[openssl-users] FIPS mode uses /dev/urandom ?

John Foley foleyj at cisco.com
Thu Mar 12 16:33:40 UTC 2015

You don't even need to modify e_os.h.  You can just pass in a new value
for DEVRANDOM using the gcc -D compiler option.  For instance, maybe you
have a hardware device mapped to a Linux device file called
/dev/entropy1.  You can override DEVRANDOM to use this device without
modifying any OpenSSL code.

On 03/12/2015 12:06 PM, Alberto Roman Linacero wrote:
> Well... I'm just trying, for the test, to do something like:
> debian:~/openssl# strace -xe trace=file,read,write,close
> /usr/local/ssl/bin/openssl rand 10
> [...]
> open("/dev/urandom", O_RDONLY|O_NOCTTY|O_NONBLOCK) = 3
> read(3, "\xa9\xea\xf3\x6e\x08\x14\xe7\xeb\x11\x9c\x72\x64\x69\x54\x0d\x96\x43\x34\x68\x25\xe3\x45\x8b\xe8\xe6\x36\xde\x9b\x33\x3a\x6a\xe2",
> 32) = 32
> close(3)                                = 0
> I know that it will have poor performance, and in fact I don't want to
> do this... but we're going to pass SP800 56b and they are asking us to
> use blocking to be sure that the entropy generated before the openssl
> seed is enough (256 entropy bits).
> My understanding of how OpenSSL seeds DRBGs is as follows:
> When initialization function is called, first the non-approved
> hash-based DRBG that is part of the baseline library is seeded. This
> DRBG is seeded according to library's settings (in e_os.h DEVRANDOM),
> and it defaults to /dev/urandom. After that approved FIPS-mode DRBG
> with 256-bit AES-CTR is seeded by calling the bytes() method. This
> way, output of the first non-approved DRBG is used to seed FIPS-mode
> DRBG. This is why module settings (e_os.h DEVRANDOM) are ignored.
> So, I'm not sure if I'm thinking it fine, or if I could change e_os.h
> to do that and still being FIPS certified, or...
> Alberto.
> 2015-03-11 21:10 GMT+01:00 Tom Francis <thomas.francis.jr at pobox.com>:
>>> On Mar 11, 2015, at 11:40 AM, Alberto Roman Linacero <aroman at alienvault.com> wrote:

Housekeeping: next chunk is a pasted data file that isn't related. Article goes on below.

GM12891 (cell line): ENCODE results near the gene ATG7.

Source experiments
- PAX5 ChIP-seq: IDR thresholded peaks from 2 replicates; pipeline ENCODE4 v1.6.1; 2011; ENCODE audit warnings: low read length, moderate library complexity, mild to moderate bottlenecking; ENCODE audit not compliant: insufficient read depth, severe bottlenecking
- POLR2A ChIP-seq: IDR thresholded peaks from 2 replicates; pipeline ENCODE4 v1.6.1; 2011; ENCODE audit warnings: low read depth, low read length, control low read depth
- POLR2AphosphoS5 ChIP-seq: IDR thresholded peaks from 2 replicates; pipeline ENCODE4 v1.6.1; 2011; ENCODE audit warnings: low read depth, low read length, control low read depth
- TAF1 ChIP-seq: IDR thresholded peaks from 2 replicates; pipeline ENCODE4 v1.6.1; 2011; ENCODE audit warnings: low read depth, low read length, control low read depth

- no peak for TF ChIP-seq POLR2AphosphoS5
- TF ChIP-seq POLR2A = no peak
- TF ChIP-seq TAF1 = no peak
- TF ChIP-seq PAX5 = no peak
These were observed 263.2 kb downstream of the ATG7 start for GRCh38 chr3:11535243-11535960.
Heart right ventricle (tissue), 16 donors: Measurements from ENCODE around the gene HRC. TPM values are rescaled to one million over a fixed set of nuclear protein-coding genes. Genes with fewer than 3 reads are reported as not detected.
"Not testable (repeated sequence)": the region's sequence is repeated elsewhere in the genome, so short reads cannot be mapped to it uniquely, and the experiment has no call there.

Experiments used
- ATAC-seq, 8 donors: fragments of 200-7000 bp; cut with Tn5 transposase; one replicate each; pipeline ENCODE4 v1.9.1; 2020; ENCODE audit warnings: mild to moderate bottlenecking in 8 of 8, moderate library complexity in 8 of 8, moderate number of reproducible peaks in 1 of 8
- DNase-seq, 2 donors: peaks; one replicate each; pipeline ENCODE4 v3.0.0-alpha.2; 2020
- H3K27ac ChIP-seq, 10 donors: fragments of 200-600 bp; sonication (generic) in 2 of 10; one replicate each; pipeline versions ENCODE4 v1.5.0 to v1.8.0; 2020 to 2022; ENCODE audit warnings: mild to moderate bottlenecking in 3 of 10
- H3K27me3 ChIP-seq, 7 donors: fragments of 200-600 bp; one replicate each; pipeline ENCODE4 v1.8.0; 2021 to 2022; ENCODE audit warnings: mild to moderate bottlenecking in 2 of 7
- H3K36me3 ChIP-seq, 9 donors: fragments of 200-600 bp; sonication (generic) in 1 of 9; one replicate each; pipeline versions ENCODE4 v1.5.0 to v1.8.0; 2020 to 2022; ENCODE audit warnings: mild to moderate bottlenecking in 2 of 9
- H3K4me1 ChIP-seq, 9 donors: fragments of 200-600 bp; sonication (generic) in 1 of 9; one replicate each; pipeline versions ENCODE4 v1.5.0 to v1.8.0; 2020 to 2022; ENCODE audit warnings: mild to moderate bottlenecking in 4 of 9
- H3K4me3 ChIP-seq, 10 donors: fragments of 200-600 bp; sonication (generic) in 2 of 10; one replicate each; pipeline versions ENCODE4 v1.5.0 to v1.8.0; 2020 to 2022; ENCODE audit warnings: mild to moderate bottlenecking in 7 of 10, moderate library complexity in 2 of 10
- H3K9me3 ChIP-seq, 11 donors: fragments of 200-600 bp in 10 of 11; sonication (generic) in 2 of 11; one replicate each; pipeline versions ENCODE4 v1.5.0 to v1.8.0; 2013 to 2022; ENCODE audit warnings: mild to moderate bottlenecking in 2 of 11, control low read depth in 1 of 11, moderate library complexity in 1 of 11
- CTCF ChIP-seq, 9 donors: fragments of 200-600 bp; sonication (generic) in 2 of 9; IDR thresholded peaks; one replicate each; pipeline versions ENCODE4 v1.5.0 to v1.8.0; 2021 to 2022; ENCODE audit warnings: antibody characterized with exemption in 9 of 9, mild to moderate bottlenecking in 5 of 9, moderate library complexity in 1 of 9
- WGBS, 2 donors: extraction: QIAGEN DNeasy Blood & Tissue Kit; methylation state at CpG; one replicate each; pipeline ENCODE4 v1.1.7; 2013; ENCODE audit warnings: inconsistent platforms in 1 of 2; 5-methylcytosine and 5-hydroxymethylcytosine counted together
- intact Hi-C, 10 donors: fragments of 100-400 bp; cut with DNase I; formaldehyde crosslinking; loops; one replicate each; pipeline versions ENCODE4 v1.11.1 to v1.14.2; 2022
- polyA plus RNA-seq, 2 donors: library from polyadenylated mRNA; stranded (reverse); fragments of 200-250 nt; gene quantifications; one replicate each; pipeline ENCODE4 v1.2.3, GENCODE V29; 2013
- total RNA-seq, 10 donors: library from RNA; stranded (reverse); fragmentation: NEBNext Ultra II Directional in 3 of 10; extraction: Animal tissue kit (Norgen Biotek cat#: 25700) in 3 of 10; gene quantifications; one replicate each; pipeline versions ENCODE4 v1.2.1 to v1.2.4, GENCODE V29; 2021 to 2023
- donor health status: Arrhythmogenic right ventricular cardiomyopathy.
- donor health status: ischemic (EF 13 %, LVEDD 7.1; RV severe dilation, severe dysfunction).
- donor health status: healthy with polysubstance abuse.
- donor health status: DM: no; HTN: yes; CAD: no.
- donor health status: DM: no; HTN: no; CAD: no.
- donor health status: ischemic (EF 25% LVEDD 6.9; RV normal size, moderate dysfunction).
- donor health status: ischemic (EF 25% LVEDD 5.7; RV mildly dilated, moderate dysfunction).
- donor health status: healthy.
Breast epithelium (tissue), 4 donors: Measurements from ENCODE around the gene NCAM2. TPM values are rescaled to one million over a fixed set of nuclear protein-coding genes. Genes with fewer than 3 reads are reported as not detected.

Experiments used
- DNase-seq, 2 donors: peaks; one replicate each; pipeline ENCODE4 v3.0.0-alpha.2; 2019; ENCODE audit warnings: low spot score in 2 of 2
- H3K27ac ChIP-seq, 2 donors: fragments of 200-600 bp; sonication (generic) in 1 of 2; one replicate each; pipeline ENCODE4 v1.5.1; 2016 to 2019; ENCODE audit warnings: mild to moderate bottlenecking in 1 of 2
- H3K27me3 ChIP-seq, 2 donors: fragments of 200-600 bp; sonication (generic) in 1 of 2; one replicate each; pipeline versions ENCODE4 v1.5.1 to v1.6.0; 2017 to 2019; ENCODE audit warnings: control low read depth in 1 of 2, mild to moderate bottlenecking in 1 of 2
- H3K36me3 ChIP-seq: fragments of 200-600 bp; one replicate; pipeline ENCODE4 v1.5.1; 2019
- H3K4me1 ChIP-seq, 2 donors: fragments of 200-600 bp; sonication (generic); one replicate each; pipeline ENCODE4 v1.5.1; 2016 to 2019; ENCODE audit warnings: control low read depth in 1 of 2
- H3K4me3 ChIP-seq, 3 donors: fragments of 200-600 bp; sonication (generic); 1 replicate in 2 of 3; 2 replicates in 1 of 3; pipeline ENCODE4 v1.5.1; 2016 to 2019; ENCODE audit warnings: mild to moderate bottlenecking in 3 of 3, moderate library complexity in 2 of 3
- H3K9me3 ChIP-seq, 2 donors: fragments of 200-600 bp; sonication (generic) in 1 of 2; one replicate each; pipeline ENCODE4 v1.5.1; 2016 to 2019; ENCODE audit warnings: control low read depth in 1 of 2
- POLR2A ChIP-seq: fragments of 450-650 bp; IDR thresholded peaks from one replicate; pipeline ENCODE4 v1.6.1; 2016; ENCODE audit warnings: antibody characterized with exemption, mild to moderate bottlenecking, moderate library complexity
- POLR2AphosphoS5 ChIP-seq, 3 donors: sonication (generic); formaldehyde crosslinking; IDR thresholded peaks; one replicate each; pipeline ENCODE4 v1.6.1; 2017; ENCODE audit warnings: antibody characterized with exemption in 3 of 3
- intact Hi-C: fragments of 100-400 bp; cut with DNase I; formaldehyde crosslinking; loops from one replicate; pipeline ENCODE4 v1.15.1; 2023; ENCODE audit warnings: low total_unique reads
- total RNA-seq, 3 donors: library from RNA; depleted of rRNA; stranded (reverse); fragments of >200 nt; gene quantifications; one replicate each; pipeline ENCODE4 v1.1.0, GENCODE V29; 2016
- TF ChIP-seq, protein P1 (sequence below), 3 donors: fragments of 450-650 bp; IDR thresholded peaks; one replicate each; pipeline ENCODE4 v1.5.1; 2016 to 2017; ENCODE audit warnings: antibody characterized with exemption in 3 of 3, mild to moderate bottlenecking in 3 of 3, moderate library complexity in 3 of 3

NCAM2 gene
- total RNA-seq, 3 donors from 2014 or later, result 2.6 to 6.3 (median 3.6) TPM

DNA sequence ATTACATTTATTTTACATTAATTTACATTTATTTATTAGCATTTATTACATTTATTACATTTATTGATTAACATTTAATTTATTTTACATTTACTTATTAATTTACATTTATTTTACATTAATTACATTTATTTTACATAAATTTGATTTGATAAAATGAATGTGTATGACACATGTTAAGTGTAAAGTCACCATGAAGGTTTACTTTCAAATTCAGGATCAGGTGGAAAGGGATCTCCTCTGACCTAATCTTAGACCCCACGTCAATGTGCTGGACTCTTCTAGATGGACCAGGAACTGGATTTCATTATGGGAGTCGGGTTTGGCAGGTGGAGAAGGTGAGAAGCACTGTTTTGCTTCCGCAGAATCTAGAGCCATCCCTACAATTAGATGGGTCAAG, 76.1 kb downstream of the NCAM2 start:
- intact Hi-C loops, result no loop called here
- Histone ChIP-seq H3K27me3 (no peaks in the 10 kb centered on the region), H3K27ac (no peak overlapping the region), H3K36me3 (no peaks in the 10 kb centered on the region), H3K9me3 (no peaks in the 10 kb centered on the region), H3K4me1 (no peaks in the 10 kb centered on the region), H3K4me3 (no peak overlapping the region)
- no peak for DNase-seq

>>> Dear all, I'm doing an strace to the FIPS validated version of
>>> openssl, and I'm seeing that is uses /dev/urandom. I thought that the
>>> FIPS validated module always use /dev/random, isn't this the case, or
>>> am I doing something wrong?.
>>> If it uses /dev/urandom, is it possible/advisable to change it to
>>> /dev/random (how?), and still the module being FIPS validated?
>> It would depend on what code is reading from /dev/urandom.  If it’s the FIPS Object Module that’s doing the reading, then no, absolutely not.  If it’s the FIPS-capable OpenSSL that reads from /dev/urandom, you can probably change it.  But I’m curious as to why you would want to do this.  Most systems with /dev/random and /dev/urandom are similar to Linux, in that /dev/urandom is the preferred source for “random data”, including when seeding a PRNG (which is how it’s used by OpenSSL).  And because /dev/random can block, you might have ridiculously poor performance (and worse, it’ll be unpredictably poor performance, i.e. sometimes it’ll work great, and other times it’ll be horrible, and you never which you’ll get).  This page, http://www.2uo.de/myths-about-urandom/ , is specific to Linux, but at a high-level, It’s also true for AIX, HP-UX, Solaris, FreeBSD, and NetBSD (OpenBSD is more complex).  I’m not about other UNIX-like systems, as I stopped using those before any of them ever provided such devices. :)
>> TOM
>>> Thanks for your help in advance and best regards,
>>> Alberto.
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